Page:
Insulation blankets? Not if your water heater is newer. The new foam insulation is good enuf that it won't help that much. And it's the BOTTOM of the heater that they didn't used to put any insulation into. So if it sits on a cold concrete floor .... well, you know. You got nice toasty concrete down there for whatever that's worth.

Insulate your pipes? DOE research shows that the most you can gain is about an hour. If it sits for more than hour you're not winning. Also, use the expensive neoprene insulation over the cheap foam stuff. And if you know your Delta-T physics you know that you MUST (absolutely must) get every cubic millimeter of the piping covered or it's basically a waste. And those nice big pipe hangers made out of metal ... you think they don't conduct heat and radiate it outside the insulation? Think again.

I could go on.... but here's one of the most important discoveries: It's been clearly shown that when the average user goes for hot water ... that 92% of the time THEY NEVER GET ANY HOT WATER. How is this, you ask? Because they (you) shut the spigot off before it gets there! 92% of the time. Watch yourself for the next few days .... you'll see. Go to wash your hands, go for the hot, lather up, rinse, shut off. No hot water. You filled the pipes and now they can get busy dispersing that heat in the walls or the basement, but you never got any. Lots of times, every day.

Another thing. How big are the pipes that carry that water? Did you go for the macho, he-man 3/4" stuff? You know, to be sure you get WATER when you want it. Now go check the last foot of piping under the sink. ( !! ) Quarter inch is it???? Do you know how water flows and pipes sizes and ...... ?? If you have 3/4" you're probably only getting hot water less than 5% of the time. If not, you're sure wasting a lot of water just to get it warm. Even 1/2" can be considered bigger than necessary. How much water does the piping hold when it's 3/4" vs 3/8"? Hint: If you know your geometry it's a heck of lot more than double!

There's lots more. This article has so many holes in it, it leaks like a sieve. You can do better GBA.


4.
Jun 23, 2011 11:46 AM ET

Response to Dirk Faegre
by Martin Holladay

Dick,
Thanks for your comments, which are pertinent and helpful.

You wrote, "You can do better, GBA." If you read more articles on our site, you might be surprised.

For example, you should check out the article on Efficient supply layouts in the GBA Encyclopedia. The article notes, "A 3/4-in. dia. supply line in a trunk-and-branch system holds a lot of water. When a hot-water tap is opened in a bathroom far from the water heater, all the water sitting in the 3/4-in. pipe must flow through the system before any hot water reaches the user. In a home-run system, the tubing is usually only 3/8 in. or ½ in., so less water is wasted before hot water reaches the faucet."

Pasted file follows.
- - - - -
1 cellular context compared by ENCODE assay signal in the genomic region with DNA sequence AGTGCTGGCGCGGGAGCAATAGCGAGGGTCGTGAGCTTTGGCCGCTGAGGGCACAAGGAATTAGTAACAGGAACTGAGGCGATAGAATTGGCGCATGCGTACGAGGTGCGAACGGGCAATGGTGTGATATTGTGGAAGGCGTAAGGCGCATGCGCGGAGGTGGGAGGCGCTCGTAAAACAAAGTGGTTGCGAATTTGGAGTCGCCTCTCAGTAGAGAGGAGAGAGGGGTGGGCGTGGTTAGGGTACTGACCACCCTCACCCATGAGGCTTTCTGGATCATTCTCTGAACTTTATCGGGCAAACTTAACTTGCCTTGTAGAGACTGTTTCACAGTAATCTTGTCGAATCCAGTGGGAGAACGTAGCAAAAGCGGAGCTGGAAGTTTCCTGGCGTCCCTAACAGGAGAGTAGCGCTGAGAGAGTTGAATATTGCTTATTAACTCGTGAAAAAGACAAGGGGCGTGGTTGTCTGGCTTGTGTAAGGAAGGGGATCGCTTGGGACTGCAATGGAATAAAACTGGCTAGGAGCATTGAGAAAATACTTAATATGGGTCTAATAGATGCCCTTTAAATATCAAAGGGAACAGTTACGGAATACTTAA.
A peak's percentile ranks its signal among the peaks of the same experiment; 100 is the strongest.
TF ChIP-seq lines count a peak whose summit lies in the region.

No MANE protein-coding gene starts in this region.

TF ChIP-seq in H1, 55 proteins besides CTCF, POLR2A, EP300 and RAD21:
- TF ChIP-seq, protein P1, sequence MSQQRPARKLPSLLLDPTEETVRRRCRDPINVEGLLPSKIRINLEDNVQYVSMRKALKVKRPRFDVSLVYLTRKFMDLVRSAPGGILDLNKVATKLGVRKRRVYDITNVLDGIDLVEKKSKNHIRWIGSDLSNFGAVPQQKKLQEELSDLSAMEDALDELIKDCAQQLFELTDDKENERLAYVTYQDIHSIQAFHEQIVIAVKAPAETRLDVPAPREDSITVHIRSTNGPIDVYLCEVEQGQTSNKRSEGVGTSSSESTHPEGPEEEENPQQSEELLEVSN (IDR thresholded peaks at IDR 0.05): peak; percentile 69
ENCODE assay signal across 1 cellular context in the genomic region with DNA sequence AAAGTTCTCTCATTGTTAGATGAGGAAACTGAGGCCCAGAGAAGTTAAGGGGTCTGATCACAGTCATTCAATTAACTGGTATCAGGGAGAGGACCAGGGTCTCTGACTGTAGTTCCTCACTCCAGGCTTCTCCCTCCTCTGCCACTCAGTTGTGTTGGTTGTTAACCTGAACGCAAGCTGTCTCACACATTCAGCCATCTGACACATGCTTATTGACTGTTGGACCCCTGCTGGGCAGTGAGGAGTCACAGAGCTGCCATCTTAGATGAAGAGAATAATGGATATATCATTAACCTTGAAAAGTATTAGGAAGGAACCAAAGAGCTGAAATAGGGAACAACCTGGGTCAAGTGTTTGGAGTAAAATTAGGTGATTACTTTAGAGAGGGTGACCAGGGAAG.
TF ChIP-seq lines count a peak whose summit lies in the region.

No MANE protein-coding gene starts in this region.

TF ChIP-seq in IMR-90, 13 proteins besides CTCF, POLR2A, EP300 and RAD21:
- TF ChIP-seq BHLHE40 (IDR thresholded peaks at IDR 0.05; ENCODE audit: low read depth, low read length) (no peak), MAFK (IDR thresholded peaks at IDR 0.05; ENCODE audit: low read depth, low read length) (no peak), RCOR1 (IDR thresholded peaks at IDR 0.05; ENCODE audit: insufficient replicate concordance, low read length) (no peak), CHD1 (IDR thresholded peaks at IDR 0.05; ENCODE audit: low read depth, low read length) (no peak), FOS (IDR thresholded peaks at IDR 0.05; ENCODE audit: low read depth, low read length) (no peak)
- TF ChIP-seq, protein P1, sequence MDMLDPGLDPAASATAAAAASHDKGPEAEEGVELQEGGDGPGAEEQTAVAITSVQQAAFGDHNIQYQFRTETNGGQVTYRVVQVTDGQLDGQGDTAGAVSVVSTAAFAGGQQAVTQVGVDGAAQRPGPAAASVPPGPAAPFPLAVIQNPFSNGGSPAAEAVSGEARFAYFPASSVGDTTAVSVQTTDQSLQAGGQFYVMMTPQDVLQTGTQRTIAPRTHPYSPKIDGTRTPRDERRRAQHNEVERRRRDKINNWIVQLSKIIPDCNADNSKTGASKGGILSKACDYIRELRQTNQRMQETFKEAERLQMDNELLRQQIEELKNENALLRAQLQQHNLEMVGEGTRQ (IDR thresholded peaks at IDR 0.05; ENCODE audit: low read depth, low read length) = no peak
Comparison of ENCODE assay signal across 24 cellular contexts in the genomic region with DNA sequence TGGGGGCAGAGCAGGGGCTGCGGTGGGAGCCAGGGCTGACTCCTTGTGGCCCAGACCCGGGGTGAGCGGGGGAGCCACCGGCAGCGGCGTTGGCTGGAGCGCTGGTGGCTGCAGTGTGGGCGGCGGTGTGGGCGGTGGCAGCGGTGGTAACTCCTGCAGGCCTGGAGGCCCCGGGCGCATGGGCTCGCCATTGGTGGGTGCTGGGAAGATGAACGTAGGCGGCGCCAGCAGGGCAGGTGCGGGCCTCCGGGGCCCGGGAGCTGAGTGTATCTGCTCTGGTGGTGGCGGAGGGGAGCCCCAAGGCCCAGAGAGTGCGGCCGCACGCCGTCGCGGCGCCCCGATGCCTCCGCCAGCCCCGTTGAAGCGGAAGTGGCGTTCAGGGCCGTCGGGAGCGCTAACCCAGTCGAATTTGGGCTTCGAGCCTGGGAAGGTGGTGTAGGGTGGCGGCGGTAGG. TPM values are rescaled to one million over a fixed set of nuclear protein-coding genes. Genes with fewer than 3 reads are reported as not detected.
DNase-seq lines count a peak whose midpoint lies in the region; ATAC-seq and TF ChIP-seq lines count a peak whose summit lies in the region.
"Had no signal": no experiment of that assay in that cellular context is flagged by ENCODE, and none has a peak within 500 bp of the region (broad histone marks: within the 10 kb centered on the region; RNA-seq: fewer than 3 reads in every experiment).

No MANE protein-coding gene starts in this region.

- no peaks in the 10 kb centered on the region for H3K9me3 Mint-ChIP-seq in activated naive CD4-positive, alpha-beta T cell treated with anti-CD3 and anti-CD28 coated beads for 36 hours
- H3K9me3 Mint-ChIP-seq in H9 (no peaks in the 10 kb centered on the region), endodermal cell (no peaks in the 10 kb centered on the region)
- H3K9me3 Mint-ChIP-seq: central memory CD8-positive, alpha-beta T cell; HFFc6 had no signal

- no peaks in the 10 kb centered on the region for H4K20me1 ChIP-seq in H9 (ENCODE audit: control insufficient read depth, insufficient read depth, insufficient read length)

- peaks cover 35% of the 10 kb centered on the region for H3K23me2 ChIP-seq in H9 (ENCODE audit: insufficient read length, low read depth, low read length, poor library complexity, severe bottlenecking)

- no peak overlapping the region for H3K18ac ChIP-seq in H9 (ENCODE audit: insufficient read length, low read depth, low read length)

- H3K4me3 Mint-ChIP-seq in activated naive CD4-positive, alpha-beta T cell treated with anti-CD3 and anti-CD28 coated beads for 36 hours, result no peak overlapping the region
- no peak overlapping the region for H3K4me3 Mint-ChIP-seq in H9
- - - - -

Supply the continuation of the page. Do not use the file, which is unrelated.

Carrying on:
GBA has many other articles about some of the issues you have raised; the "Search" function on each page will help you find them.


5.
Jun 23, 2011 12:15 PM ET

Additional response to Dick Faegre
by Alex Wilson

Dick,

Your diatribe against my article is quite surprising.

Your claim that horizontal-axis washers don't really save energy seems to be based solely on moisture removal during the spin cycle (resulting in less drying energy). Your study doesn't sound very thorough, but even if it's correct the primary way most H-axis washers save energy is by using less hot water--though if you wash in cold water (as the article suggested), that would not be an issue.

As for insulating storage-type water heaters, I should have noted that this is more important with older water heaters--which is what most people have.

As for the issue of wasting water and energy waiting for hot water to reach the tap, my article mentioned on-demand recirculation systems, which solve that problem. GBA has lots of information on these systems. The statistic you quote is interesting, but it only supports the argument I made for on-demand recirculators. I am well aware of the issue with larger supply pipes worsening the problem; my articles and others in GBA have addressed that point in detail. I should have linked to some of those articles.

Regarding my recommendation to insulate hot water pipes, your points are well-taken, but the article pointed out how insulated pipes can reduce hot water use--because there is a greater likelihood that you won't have to wait for hot water when turning on the tap within a hour of the previous use--the savings here are all about usage patterns. Savings in most homes will be minimal, but it it's easy to insulate the hot water pipes, I still recommend doing so.


6.
Jul 11, 2011 1:25 PM ET

Edited Jul 11, 2011 1:25 PM ET.

Effectiveness of Tank and Pipe Insulation
by Brooks Camp

I did a study on a home in Boone, NC with the 40gall water heater and all the water pipes in an unconditioned basement. We tested the energy usage of the water heater over a 6 day period when no one was home, so no water use period. It was winter, so the basement was around 45F. The first two days we logged baseline energy use. Then we wrapped the tank with a standard blanket from Lowe's and logged for two days. Then we insulated the top of the tank (it was an electric water heater), all hot water pipes, and the first 6 feet of cold water pipes and logged for two days.

The tank blanket cut energy use by 21 percent. Insulating the pipes and the top of the tank cut energy use by another 8 percent. Remember that this represents standby losses only, since there was no water use during the test period. I can't say exactly how much of this 8 percent was from the top of tank insulation, but according to the thermal images, that area is a major point of heat loss. I would wager that insulating the pipes (outside of the first six feet from the tank) did not save much energy at all. That said, I still do it, but then I also use reusable grocery bags and turn off the water while I soap up in the shower. Something I think everyone should do, but probably won't catch on anytime soon.